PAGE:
Every business operator in the construction game dreams of smooth sailing business transactions, bound by neatly packaged, airtight contracts that clearly lay out the goals, timeframes, costs, codes of conduct, outcomes and benefits for all parties involved. Unfortunately, reality rarely deals such a desirable set of cards and winding up in a contractual dispute is not such a foreign concept. So, a contractor or supplier has crossed a line or failed to deliver – what do you do?
Executing Your Rights in a Contractual Dispute
Suing for a breach of contract?
When dealing with a well written contract it can be a fairly simple process to identify what both parties have agreed, what breach has been made and what action is required in pursuit of any violation. Other scenarios are not so clear cut, resulting in lengthy, messy and expensive disputes if you don’t have a savvy lawyer on board to resolve the situation before it escalates.
At RCR Construction we are committed to providing you with swift and efficient advice around your contractual dispute, to mitigating risks and losses and keeping you out of court if it can be avoided.
What You Need to Know
Here are a few important things you need to know about your rights in a contractual dispute to get you started:
Make sure you understand your contract
Building contracts can be complex documents and it can be difficult to understand you rights and responsibilities. If you have a contract in place, it is advised that you get it reviewed by a construction law expert to address any issues up front. If you have not entered into a contractual dispute, but fear things may not be going as planned, seek legal advice to understand your position before taking further action. If amendments are required, or you need to negotiate special requirements to suit your circumstances, we can help.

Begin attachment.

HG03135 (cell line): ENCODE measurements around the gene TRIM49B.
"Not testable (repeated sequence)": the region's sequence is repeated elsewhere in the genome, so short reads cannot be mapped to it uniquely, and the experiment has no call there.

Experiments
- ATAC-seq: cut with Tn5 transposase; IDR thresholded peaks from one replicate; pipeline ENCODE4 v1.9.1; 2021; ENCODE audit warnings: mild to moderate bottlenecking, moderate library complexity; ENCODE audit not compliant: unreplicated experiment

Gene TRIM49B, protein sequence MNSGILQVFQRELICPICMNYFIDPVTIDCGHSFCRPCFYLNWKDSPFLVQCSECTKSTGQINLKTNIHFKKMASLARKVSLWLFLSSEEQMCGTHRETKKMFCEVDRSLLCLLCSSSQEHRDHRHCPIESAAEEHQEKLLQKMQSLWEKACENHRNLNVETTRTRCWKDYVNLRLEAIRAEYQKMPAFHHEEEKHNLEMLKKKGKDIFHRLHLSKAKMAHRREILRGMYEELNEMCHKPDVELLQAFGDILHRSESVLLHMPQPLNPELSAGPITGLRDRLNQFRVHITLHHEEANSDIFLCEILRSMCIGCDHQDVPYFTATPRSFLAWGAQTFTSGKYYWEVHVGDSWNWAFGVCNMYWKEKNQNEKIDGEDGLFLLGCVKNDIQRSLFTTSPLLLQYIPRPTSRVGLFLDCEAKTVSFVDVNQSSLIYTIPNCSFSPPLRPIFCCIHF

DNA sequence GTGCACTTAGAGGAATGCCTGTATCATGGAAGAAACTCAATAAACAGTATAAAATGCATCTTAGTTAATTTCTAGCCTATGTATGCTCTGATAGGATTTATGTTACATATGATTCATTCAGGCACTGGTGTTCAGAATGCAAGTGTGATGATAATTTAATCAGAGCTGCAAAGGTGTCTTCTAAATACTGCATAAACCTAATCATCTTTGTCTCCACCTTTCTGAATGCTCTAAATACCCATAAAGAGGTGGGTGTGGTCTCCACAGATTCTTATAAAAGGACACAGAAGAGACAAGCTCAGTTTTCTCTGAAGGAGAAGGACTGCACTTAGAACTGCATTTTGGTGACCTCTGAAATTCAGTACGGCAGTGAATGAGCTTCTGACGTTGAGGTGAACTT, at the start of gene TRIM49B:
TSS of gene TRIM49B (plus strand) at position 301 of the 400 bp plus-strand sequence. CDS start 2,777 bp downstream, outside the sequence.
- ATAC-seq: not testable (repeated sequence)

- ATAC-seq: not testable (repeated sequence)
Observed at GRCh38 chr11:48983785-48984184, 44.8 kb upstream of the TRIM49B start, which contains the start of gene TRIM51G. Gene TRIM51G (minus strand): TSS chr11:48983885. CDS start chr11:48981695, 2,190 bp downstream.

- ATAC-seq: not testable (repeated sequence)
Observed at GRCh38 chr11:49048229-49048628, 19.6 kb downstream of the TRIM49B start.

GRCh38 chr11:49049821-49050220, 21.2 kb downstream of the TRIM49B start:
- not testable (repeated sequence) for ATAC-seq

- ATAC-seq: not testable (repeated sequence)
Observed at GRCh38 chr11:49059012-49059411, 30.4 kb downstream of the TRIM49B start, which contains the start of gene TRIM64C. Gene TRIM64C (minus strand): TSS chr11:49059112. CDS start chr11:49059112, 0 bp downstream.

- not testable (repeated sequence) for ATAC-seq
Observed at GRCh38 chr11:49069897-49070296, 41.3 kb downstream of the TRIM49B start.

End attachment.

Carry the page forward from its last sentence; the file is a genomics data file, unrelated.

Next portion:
Thinking of terminating a contract? Do it right or face a costly and lengthy battle
If you are thinking of terminating a building contract there are certain steps that must be followed to avoid a difficult and expensive legal battle. Firstly, a notice will need to be drafted and served to the other party to give them reasonable opportunity to rectify the issues. If the other party fails to fix the problems, then a contract can be terminated. If the contract is terminated incorrectly, it can make matters more complicated down the track. If you’re thinking of terminating a contract, we suggest you contact a construction expert who’s on your side.
Not all contractual disputes need to result in a court battle
In fact, most disputes can be resolved without the need to go to court. Our construction lawyers can help you to negotiate with the other party and come to a solution that is in your favour. If the matter does need to go to court, you’ll need to prepare thoroughly for court proceedings with the help of a lawyer. Don’t take the risk of self-representation, especially if the other party has a lawyer on their side.